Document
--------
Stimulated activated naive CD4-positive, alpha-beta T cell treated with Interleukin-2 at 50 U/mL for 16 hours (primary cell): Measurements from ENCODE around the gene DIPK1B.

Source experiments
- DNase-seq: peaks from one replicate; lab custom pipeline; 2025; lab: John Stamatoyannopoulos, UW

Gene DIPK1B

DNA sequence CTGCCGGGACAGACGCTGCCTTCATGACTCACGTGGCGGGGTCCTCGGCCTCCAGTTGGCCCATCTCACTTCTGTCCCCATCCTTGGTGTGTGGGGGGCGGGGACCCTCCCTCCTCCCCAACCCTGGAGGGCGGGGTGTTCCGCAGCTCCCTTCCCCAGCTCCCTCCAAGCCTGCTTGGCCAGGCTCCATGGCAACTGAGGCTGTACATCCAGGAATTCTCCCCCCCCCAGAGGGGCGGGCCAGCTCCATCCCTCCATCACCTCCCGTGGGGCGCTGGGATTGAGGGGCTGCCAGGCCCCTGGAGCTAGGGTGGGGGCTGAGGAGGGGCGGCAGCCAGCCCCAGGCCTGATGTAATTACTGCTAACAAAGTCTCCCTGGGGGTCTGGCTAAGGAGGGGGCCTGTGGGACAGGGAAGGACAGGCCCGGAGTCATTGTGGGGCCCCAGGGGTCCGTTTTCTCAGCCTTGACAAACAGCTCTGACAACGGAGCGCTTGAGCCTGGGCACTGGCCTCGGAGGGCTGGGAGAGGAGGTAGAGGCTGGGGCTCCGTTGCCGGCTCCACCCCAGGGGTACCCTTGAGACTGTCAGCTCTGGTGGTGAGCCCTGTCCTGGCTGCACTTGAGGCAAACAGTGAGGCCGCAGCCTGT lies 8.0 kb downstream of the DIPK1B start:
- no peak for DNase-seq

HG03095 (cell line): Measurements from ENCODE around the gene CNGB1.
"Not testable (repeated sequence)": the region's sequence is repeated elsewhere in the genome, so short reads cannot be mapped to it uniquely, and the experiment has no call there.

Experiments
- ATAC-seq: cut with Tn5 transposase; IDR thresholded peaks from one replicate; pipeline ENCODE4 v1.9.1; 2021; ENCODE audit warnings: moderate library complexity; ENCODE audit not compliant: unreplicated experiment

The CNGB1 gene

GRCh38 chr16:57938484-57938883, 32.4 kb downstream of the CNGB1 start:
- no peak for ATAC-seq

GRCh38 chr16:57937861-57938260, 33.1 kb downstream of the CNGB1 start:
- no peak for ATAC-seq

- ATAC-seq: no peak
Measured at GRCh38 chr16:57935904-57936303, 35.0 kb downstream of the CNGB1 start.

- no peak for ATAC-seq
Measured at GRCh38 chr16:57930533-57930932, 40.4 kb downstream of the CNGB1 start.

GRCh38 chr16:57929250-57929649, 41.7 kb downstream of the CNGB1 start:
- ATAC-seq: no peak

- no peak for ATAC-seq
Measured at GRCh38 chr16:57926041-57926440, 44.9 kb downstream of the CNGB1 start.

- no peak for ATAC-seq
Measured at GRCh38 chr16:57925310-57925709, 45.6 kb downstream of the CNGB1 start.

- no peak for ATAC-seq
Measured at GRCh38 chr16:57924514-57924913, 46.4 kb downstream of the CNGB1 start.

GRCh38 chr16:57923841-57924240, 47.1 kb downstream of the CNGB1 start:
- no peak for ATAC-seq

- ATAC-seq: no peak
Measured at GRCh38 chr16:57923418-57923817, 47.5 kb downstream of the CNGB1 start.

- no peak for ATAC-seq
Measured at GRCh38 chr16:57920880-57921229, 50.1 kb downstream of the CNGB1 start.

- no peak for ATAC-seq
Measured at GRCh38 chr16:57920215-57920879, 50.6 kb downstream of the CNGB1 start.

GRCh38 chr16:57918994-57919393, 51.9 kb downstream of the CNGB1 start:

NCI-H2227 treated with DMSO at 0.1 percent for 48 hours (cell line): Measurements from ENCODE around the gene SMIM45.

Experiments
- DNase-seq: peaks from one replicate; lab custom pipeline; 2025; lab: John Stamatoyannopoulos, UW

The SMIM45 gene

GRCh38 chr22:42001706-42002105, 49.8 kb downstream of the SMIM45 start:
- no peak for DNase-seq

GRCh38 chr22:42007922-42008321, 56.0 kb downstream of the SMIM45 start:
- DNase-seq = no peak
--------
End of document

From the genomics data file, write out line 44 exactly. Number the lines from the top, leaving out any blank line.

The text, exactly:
- DNase-seq = no peak